Sunday, April 27, 2008

Hybrid Cars, The Next Generation...

The hybrid car, so much has been said about it. Not until now has there been a complete shift and focus on the hybrid's emergence. With gas prices at an all time high, the economic pressure to save dollars is now forcing Americans to look at alternative money saving measures.

More and more people are opting for carpooling and the use of the public transportation system rather than driving their personal vehicles to and from work. Families are consolidating trips for everyday household errands and are even delaying or canceling family vacations. These changes have come about because of the price of gasoline in America.

Others are even trying alternative methods of fuel combustion, like the Water2Fuel craze. Anything to squeeze a few more miles out of their beloved automobiles in an effort to save money on high fuel costs.

The problem is, Americans do not "like" being forced to change their driving habits. The majority of Americans realize that the reliance on foreign oil is not a good thing and that America needs to find a way to produce its own sustainable fuel source. And then there are the concerns about the burning of fossil fuels and the damage it's causing to the earth's eco system. Price and pollution, what is the answer? Could it be the hybrid car?

Hybrid cars, such as Toyota's Prius and Honda's Insight, rely on both gasoline power and electric power. The electric portion of the powerplant is driven by very large batteries that are recharged as the car is driven. The result is less dependence on fuel with better gas mileage. Honda's Insight is reported to average 60 miles per gallon city with fewer emissions. The difference is simple - while driving in the city the electric motor is doing most of the work, thus using less gasoline. Highway driving needs more power and is where the gasoline engine does its work.

The hybrid does have its share of drawbacks. What new technology doesn't? They are smaller vehicles made up of lighter-weight materials and parts. And you will sacrifice horsepower for fuel economy (forget about towing a boat or trailer with a hybrid, at least for now). Additionally, the hybrid market is in its infancy. In 2008, the hybrid market was estimated to make up about 2% of the total automobile market. This is because many automakers have been slow to enter the hybrid market.

And there are those that believe the hybrid car is not as effective a technology solution to alternative fuel, such as ethanol, made from corn, switch grass, or even hydrogen and saltwater.

Where will the power that fuels America's vehicles come from? Nobody seems to know right now. We do know this: Steam power was replaced by electric power, and electric power was replaced by gasoline power. Gasoline power will eventually be replaced with something, hopefully before it's too late to change its effect on global warming. While hybrid cars represent an "alternative" or a means to find a replacement, they do represent a viable solution.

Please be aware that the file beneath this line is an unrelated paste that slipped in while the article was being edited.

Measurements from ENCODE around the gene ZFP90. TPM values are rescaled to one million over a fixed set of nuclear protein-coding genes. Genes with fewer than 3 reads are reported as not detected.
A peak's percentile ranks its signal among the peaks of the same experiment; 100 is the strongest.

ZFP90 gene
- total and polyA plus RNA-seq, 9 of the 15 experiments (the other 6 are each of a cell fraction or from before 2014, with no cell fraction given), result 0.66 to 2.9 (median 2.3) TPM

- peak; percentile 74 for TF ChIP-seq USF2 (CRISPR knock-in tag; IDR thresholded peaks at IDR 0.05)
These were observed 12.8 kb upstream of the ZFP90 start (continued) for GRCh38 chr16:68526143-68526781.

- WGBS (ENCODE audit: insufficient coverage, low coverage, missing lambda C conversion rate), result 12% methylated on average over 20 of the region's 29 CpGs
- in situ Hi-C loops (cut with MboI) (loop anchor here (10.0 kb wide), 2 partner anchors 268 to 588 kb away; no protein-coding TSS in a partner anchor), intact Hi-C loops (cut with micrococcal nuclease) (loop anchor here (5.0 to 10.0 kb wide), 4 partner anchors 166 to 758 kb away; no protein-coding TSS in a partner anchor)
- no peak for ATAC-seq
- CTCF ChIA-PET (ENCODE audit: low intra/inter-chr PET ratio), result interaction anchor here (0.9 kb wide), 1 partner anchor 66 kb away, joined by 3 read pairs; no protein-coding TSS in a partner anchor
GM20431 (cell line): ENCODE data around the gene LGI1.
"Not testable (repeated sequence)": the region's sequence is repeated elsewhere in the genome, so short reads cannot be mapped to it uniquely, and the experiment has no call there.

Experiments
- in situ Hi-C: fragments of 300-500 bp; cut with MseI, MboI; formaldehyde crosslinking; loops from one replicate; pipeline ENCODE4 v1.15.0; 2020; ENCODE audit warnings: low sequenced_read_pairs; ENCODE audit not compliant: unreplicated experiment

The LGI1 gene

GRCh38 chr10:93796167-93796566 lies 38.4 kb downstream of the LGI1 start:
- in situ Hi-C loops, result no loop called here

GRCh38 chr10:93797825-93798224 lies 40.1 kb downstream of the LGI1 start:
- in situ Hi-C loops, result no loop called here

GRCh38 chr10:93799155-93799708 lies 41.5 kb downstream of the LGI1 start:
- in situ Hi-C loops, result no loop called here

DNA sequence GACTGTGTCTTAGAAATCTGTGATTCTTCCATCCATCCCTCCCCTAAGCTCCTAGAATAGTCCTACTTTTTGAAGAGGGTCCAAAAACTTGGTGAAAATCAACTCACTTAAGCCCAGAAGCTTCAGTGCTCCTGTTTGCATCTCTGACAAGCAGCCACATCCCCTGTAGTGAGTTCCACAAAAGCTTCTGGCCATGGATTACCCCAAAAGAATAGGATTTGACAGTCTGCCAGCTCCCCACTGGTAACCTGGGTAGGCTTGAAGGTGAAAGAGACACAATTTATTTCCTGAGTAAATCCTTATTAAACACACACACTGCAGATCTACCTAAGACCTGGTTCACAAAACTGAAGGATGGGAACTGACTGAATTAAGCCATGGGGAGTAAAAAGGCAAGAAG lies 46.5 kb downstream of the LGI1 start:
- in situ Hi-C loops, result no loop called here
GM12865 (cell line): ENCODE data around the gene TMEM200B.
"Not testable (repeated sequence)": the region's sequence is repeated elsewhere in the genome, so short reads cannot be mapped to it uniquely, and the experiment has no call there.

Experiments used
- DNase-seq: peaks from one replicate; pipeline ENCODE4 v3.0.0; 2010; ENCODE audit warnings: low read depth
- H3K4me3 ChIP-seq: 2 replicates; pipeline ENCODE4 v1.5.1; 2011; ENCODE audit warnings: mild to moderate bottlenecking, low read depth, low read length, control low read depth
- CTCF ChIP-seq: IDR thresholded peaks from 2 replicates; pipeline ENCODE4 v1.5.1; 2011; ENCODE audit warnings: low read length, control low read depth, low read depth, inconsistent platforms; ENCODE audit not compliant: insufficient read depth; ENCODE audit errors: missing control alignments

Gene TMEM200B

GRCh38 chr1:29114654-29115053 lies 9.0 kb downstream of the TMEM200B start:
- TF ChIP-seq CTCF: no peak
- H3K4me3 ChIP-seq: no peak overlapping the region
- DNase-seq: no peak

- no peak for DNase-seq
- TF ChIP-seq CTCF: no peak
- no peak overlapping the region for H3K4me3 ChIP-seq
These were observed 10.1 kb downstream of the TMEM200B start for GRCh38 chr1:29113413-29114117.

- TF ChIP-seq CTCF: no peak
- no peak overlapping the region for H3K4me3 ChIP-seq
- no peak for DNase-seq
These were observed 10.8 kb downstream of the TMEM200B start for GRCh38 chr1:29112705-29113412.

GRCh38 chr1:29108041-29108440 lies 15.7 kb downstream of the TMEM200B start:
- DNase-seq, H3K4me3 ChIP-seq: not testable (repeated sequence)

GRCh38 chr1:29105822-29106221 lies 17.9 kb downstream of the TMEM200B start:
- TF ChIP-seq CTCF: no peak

Wednesday, January 2, 2008

Global Warming Heats Up Both Earth and Arguments

Global warming is one of the most popular topics of news programs and worldwide media. The basic assertion of global warming is that the surface of the earth is increasing in temperature. That assertion also implies that human industrial activities are responsible for this temperature increase.

A consensus of worldwide scientists recently issued a statement that global warming is real and that it needs to be controlled. What exactly is global warming, and how did it get to the extent that is seen today?

Global warming is due to the greenhouse effect. A greenhouse easily lets sunlight in to warm the interior. However, the heat that is generated by the sunlight has a harder time getting out, raising the temperature inside the greenhouse.

Carbon dioxide, water vapor, and methane are greenhouse gases that trap heat inside the atmosphere, like the glass of a greenhouse. These are naturally occurring gases that are beneficial to the earth. However, global warming asserts that humanity has increased the amounts of greenhouse gases and caused the recent worldwide temperature increase.

Scientists claim that humanity's massive burning of fossil fuels is mainly responsible for the global warming increase. Fossil fuels include oil, gas, coal, and natural gas. Carbon dioxide and water vapor, among other gases, are generated when these fossil fuels are burned.

Two of the main greenhouse gas emitters are coal fired power plants and automobile exhaust. Every industrialized economy in the world is based on fossil fuel usage, so it is not possible to decrease global warming by simply stopping the use of oil, coal, and gasoline.

Alternatives to fossil fuels include solar, wind, hybrids, and even nuclear energy. These alternative energy sources emit little or no greenhouse gases. Therefore, widespread adoption of these energy sources should help reduce or slow global warming. However, some of these technologies are not mature or ready for widespread distribution. Many countries that stopped or slowed their nuclear energy programs decades ago are reviving them now.

It is pretty obvious that global warming is a real phenomenon. Polar ice is melting, hurricanes are increasing in strength and intensity, and some local climates are even changing. There may be even more sinister effects of global warming waiting to be discovered.

Even those that don't believe in global warming can recognize that migrating to alternative fuels and renewable energy sources will help the planet in the long term. The time to start is now, before those more destructive effects make themselves known.